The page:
Tesla reported profits of $1.91 per share, whereas the Wall Street consensus was expecting a loss of $0.15 per share. I personally don’t put too much into a single earnings report, as earnings may be moved and shifted to make a single quarter look better or worse — followed by the next quarter suffering the rebound of that and looking worse, there are a number of things here that I found worth highlighting that I don’t feel have been overly reported on already:

  • With the release of Smart Summon, Zachary Kirkhorn (Tesla’s CFO) noted on the earnings call that they were able to recognize $30 million of deferred revenue thanks to the release of that feature, compared to the $500 million of deferred revenue that Tesla noted was tied to Autopilot and Full Self Driving in their earnings letter. Those revenue figures are fascinating, and only recognizing $30 million bodes well for this to be a recurring revenue stream toward profits.
  • Along with the above, deferred revenue had a massive jump, from $884 million at the end of Q2 2019 to $1.045 billion at the end of Q3. Including the recognized earnings above, this indicates a $191 million increase that otherwise would have been put into this account. The previous increases were $121 million from Q1 2019 to Q2 2019 and a $131 million increase from Q4 2018 to Q1 2019. Even more interesting, since Model Y deposits would also be in this number, is that it means that Tesla recognized significantly more money in deferred revenue this quarter than it did after the Model Y unveiling. To put it mildly, I find this number particularly stunning.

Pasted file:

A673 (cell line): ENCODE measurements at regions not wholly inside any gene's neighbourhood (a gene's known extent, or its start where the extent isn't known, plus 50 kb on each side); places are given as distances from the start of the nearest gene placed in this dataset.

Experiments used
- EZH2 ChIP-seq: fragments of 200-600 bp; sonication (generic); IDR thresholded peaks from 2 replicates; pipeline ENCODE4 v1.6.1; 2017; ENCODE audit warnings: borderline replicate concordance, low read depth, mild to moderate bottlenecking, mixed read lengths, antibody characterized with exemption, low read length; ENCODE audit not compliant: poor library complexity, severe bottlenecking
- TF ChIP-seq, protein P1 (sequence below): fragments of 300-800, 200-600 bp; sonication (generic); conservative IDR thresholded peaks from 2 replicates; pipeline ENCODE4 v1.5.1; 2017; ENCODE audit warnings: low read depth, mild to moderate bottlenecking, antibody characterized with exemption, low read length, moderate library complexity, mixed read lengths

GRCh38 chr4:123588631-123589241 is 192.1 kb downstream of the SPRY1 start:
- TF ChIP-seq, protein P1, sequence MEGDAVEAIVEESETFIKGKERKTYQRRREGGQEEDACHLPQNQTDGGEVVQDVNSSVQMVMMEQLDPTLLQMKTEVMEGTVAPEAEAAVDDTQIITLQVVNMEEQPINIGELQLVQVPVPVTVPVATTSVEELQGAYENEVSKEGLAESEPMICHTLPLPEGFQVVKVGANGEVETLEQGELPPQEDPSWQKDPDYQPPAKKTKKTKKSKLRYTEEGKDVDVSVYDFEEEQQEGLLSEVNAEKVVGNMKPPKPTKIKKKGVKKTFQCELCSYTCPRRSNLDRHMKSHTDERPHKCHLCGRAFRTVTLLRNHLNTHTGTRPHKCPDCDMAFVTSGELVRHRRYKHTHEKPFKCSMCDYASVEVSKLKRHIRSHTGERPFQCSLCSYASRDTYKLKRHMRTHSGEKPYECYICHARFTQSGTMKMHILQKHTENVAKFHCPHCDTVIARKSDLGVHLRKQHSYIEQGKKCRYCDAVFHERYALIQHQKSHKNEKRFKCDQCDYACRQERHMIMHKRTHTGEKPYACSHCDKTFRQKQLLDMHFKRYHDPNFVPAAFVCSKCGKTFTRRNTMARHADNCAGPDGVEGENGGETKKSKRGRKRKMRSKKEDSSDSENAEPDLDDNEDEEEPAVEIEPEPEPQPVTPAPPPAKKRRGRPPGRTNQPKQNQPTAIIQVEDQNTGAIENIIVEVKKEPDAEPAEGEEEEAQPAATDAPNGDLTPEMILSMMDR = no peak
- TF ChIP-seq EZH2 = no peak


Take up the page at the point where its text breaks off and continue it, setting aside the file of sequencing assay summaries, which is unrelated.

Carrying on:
• Operating expenses went down significantly, from $1.088 billion in each Q1 2019 and Q2 2019 to $930 million this quarter, a decrease of 15%. I highlight this not to make any particular point about it, but simply because this line is of extreme interest to me next quarter to see how Tesla can manage expenses here.
  • Automotive revenues from regulatory credits were $134 million. This is interesting to me, as while it bounces around a lot, it is lower than the $152.75 million average over the prior four quarters. Even more interesting, Q2 2019, which is in that average, recorded only $111 million in credits. This was mentioned in the call, that they don’t manage for them and they are purely incidental, but it seems like there is definitely more upside here to future credit sales than downside.